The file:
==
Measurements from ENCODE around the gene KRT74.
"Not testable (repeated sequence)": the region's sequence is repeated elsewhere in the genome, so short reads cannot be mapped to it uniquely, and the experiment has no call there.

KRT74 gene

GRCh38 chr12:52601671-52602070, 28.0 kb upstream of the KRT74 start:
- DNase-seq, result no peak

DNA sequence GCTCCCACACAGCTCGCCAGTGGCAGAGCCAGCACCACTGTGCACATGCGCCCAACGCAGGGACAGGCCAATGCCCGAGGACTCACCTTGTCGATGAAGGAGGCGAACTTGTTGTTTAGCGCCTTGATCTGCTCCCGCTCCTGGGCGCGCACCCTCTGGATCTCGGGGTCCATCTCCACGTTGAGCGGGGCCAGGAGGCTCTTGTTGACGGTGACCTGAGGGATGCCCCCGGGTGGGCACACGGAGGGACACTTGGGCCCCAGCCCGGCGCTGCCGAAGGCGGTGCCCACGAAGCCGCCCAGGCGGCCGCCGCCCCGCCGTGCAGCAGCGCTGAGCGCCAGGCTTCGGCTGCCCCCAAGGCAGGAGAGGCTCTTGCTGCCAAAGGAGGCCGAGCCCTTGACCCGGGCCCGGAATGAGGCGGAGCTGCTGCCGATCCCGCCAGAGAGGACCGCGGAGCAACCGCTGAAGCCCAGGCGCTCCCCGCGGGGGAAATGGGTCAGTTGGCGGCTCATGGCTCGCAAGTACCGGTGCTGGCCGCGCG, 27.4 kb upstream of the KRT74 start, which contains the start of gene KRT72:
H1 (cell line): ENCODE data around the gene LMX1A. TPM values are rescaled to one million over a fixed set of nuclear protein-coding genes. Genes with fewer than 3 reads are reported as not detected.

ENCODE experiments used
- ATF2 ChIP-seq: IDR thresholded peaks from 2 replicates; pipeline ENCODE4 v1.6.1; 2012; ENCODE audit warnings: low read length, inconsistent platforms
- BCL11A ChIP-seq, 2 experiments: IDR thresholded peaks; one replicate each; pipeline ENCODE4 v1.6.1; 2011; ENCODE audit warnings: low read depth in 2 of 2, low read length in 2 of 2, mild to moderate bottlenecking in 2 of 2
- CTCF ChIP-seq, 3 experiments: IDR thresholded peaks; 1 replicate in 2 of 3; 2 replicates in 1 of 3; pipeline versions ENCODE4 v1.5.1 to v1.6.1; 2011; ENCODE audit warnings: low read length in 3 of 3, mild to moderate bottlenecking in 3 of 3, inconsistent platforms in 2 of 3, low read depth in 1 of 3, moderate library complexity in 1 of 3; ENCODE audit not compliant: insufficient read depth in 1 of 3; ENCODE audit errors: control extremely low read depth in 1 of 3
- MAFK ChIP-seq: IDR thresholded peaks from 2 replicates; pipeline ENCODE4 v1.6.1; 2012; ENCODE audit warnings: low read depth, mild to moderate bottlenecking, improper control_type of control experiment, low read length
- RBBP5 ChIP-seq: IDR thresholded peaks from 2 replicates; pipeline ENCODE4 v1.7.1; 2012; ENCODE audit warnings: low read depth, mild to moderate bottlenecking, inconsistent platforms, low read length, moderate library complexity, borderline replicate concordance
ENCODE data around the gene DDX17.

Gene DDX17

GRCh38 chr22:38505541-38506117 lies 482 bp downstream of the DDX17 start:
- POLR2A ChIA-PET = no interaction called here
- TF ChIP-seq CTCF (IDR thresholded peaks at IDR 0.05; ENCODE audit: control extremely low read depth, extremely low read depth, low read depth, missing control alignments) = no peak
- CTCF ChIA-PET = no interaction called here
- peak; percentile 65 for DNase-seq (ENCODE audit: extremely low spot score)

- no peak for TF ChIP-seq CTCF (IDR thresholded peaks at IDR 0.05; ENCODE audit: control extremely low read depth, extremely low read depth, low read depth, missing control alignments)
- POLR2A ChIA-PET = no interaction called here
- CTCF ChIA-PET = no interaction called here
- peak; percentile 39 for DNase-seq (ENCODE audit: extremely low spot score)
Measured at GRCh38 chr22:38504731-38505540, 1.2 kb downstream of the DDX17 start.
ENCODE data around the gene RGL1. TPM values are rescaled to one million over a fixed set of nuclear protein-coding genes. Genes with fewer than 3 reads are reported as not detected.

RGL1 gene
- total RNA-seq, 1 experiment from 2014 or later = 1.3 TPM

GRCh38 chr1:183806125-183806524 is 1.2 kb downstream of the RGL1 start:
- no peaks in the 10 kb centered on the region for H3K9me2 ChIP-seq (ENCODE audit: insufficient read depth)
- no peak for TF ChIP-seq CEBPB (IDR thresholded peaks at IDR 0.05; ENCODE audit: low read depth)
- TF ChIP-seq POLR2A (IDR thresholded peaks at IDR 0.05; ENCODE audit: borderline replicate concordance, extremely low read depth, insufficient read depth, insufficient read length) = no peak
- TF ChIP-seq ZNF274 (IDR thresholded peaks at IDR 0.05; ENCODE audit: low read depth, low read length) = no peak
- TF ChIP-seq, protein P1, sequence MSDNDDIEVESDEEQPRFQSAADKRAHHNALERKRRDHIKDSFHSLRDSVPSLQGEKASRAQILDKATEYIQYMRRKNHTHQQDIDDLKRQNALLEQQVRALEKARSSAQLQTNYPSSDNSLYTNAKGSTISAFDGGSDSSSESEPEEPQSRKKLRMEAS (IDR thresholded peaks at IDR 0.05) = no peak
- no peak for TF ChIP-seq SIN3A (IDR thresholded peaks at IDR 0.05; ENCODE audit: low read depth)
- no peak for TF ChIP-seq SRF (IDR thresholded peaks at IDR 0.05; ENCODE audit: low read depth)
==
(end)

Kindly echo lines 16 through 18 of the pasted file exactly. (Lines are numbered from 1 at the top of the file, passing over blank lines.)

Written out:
GRCh38 chr22:38505541-38506117 lies 482 bp downstream of the DDX17 start:
- POLR2A ChIA-PET = no interaction called here
- TF ChIP-seq CTCF (IDR thresholded peaks at IDR 0.05; ENCODE audit: control extremely low read depth, extremely low read depth, low read depth, missing control alignments) = no peak